Unlike many other ballroom dances, the origins of the Hustle aren’t buried in the distant past. Many Hustle fans can still remember when the dance first swept the country in the mid to late 70s.
As with so many other dance crazes, the Hustle began in the dance clubs and the party scene of New York City. Dancers in the local Latino community created the dance, infusing the Salsa with some Swing, Mambo and even Tango all the while using largely Cha-Cha-inspired music. The popularity of dance competitions at the time, which attracted many of the city’s best dancers, introduced the Hustle to the mainstream, and dancers throughout the country began to introduce variations of the original steps. Line and partner versions of the Hustle were developed, with ‘Saturday Night Fever’ depicting several types of each. Disco fever hit its peak in the middle years of the decade, and the Hustle became the dance that defined pop culture for the post-60s generation.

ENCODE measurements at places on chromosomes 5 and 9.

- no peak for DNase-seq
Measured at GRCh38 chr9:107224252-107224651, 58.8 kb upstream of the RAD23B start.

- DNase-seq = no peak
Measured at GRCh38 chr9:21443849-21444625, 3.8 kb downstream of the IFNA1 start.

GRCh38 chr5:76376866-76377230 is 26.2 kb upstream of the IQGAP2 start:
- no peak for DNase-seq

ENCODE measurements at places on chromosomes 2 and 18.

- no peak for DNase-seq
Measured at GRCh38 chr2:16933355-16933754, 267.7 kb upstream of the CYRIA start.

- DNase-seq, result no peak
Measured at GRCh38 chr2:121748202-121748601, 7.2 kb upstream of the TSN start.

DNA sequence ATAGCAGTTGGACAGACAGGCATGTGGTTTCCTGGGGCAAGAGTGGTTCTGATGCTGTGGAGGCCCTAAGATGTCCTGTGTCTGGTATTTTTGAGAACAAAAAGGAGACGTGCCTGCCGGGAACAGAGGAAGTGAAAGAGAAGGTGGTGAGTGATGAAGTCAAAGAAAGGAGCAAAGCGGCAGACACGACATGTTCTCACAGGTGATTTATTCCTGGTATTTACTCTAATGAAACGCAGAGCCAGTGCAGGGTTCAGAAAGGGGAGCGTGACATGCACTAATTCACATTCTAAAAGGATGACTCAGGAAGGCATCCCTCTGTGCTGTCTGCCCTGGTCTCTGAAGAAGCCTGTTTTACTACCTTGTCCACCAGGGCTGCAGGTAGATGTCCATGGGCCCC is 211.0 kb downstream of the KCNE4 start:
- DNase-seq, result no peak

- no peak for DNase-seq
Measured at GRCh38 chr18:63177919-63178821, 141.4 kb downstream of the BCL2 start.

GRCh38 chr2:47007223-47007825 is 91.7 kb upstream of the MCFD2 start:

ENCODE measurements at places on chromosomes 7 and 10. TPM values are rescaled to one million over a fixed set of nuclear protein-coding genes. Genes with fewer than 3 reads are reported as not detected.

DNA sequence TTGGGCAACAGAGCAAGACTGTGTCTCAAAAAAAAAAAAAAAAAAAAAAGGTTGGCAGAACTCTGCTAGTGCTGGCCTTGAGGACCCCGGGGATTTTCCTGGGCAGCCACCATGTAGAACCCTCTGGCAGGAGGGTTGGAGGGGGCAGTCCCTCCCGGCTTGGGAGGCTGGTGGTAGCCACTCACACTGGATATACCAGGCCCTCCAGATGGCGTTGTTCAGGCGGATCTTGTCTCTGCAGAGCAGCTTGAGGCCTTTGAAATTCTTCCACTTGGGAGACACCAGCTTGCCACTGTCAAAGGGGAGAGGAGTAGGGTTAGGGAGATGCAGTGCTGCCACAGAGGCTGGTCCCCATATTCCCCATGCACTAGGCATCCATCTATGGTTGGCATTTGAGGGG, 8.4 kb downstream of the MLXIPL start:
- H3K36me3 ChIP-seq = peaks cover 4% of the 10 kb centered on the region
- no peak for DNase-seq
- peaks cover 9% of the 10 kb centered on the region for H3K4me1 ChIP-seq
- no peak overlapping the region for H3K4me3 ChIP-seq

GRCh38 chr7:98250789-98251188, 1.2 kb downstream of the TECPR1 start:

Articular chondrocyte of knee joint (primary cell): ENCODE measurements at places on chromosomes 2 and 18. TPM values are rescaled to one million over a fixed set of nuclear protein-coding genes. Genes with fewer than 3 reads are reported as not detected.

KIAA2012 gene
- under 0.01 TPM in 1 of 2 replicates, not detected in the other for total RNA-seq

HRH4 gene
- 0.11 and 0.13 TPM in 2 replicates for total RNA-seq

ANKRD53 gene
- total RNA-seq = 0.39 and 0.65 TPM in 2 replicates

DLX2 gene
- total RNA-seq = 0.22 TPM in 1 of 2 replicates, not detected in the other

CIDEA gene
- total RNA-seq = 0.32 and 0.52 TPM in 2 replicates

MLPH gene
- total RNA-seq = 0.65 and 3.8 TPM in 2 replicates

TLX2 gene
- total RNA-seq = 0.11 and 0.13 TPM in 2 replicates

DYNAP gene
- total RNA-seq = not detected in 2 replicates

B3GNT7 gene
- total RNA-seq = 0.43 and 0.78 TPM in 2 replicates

Once the hype that surrounded the film died down in the late 70s and early 80s, the Hustle lost some of its luster as people began to rediscover other Latin dances. It has since regained some of its appeal, however, particularly with the popularity of the TV series, ‘That ’70s Show’, and the trend among many stylish hosts to hold 70s-themed parties and events.